The study says immigrants will strongly boost the economy in the next decade

The study says immigrants will strongly boost the economy in the next decade

The increase in immigration is expected to boost the US economy by about $7 trillion over the next decade by creating a workforce and increasing demand, according to a report from the World Bank. Congressional Budget Office (CBO).

The office, which is independent of political parties, said this growth would be good for the federal government, because it would increase revenues by about a trillion dollars more than could have been achieved in that period.

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However, wages will grow more slowly, in part because of the larger number of low-skilled workers, according to Congressional Budget Office estimates.

“Population growth stimulates demand for goods, services, and housing,” the Congressional Budget Office says in its report on economic and budget projections for the next 10 years.

“It also enhances the productive capacity of the economy by increasing the size of the workforce.”

The increase in immigration stems primarily from people entering the United States illegally and those being released by Customs and Border Protection (CBP) on humanitarian grounds or with an appointment to appear before an immigration judge.

After some time, many of these immigrants join the workforce.

The Congressional Budget Office's forecast comes amid a heated political debate in Washington about the wave of migration on the border with Mexico and what must be done to control it.

Last Wednesday, the Senate dealt a fatal blow to attempts to impose new border restrictions, blocking a carefully negotiated bipartisan plan endorsed by President Joe Biden after his predecessor, Donald Trump, and Republican leaders in the House of Representatives condemned it.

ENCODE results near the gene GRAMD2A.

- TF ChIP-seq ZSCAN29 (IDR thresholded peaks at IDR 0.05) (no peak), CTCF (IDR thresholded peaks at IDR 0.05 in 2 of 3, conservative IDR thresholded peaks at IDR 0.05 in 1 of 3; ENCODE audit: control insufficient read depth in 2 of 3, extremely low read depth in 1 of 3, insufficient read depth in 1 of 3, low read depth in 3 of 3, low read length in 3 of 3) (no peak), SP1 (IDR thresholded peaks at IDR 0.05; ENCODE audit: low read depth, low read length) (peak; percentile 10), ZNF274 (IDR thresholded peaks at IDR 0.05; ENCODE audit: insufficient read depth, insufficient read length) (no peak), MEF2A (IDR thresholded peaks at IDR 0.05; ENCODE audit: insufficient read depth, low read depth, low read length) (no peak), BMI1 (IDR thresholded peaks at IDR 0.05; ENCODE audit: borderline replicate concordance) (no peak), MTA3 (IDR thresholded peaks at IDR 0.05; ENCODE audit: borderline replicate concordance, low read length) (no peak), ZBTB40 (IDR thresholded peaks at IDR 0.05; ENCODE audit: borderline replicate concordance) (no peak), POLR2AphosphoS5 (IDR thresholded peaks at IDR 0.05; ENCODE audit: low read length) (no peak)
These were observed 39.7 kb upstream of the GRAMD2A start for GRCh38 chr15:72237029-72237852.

The Congressional Budget Office report highlights some of the economic benefits of increased immigration, which Federal Reserve Chair Jerome Powell raised in an interview with CBS News' 60 Minutes on February 4.

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“The American economy has benefited from immigration” over time, Powell said, though he insisted he had not told Congress what to do about the issue.

The Congressional Budget Office projects that increased immigration will stimulate inflation-adjusted GDP growth by an average of 0.2 percentage points annually between 2024 and 2034, making it about 2% larger in 2034 than under other circumstances.

In its report, the Central Bank of Oman raised its 2033 labor force estimate by 5.2 million people, mainly due to net inflow from abroad.

Labor force growth will put downward pressure on average inflation-adjusted wages, according to the bureau's estimates.

This effect is expected to partially reverse after 2027, but wages will still be slightly lower than they would be under other circumstances in 2034.

The low wages are partly due to many immigrants having to work in low-paid jobs, which leads to lower average wages.

But growth in labor supply also plays a role, the report notes.

The Congressional Budget Office has warned that its demographic projections are highly uncertain, especially for years into the future.

In its calculations, the office assumes that the migration wave that began in 2022 will continue until 2026 and that it will decrease from there.

Congressional Budget Office Director Phil Swagel highlighted that the office did not take into account housing expenses and other items that states and local authorities must cover due to immigration because they are outside their scope of work.

He also declined to comment on initiatives in Congress to stem the flow of migrants.

By Rich Miller of Bloomberg

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